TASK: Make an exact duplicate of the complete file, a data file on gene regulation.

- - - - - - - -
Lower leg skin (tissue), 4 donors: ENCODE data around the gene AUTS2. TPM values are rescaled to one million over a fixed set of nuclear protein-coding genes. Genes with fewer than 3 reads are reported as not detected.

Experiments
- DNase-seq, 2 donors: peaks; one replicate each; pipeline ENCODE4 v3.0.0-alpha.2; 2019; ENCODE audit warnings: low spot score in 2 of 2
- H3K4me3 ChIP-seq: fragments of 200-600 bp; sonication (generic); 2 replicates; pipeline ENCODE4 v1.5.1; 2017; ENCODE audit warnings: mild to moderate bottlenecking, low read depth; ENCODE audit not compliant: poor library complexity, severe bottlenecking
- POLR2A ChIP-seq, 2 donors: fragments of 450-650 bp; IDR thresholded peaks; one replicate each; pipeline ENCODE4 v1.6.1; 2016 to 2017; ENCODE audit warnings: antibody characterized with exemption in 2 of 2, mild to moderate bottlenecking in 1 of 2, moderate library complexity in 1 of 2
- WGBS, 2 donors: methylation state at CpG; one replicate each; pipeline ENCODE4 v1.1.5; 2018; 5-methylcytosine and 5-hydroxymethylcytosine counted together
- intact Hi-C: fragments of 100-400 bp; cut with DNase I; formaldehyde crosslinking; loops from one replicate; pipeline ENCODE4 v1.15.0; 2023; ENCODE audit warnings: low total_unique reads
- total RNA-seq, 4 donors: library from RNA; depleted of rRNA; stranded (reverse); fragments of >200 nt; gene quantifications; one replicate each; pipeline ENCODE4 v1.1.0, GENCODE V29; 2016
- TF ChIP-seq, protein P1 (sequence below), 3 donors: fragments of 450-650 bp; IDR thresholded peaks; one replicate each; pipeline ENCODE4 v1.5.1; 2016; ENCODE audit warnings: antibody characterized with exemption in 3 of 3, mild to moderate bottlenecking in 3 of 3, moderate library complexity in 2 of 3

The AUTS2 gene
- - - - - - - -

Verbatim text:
Lower leg skin (tissue), 4 donors: ENCODE data around the gene AUTS2. TPM values are rescaled to one million over a fixed set of nuclear protein-coding genes. Genes with fewer than 3 reads are reported as not detected.

Experiments
- DNase-seq, 2 donors: peaks; one replicate each; pipeline ENCODE4 v3.0.0-alpha.2; 2019; ENCODE audit warnings: low spot score in 2 of 2
- H3K4me3 ChIP-seq: fragments of 200-600 bp; sonication (generic); 2 replicates; pipeline ENCODE4 v1.5.1; 2017; ENCODE audit warnings: mild to moderate bottlenecking, low read depth; ENCODE audit not compliant: poor library complexity, severe bottlenecking
- POLR2A ChIP-seq, 2 donors: fragments of 450-650 bp; IDR thresholded peaks; one replicate each; pipeline ENCODE4 v1.6.1; 2016 to 2017; ENCODE audit warnings: antibody characterized with exemption in 2 of 2, mild to moderate bottlenecking in 1 of 2, moderate library complexity in 1 of 2
- WGBS, 2 donors: methylation state at CpG; one replicate each; pipeline ENCODE4 v1.1.5; 2018; 5-methylcytosine and 5-hydroxymethylcytosine counted together
- intact Hi-C: fragments of 100-400 bp; cut with DNase I; formaldehyde crosslinking; loops from one replicate; pipeline ENCODE4 v1.15.0; 2023; ENCODE audit warnings: low total_unique reads
- total RNA-seq, 4 donors: library from RNA; depleted of rRNA; stranded (reverse); fragments of >200 nt; gene quantifications; one replicate each; pipeline ENCODE4 v1.1.0, GENCODE V29; 2016
- TF ChIP-seq, protein P1 (sequence below), 3 donors: fragments of 450-650 bp; IDR thresholded peaks; one replicate each; pipeline ENCODE4 v1.5.1; 2016; ENCODE audit warnings: antibody characterized with exemption in 3 of 3, mild to moderate bottlenecking in 3 of 3, moderate library complexity in 2 of 3

The AUTS2 gene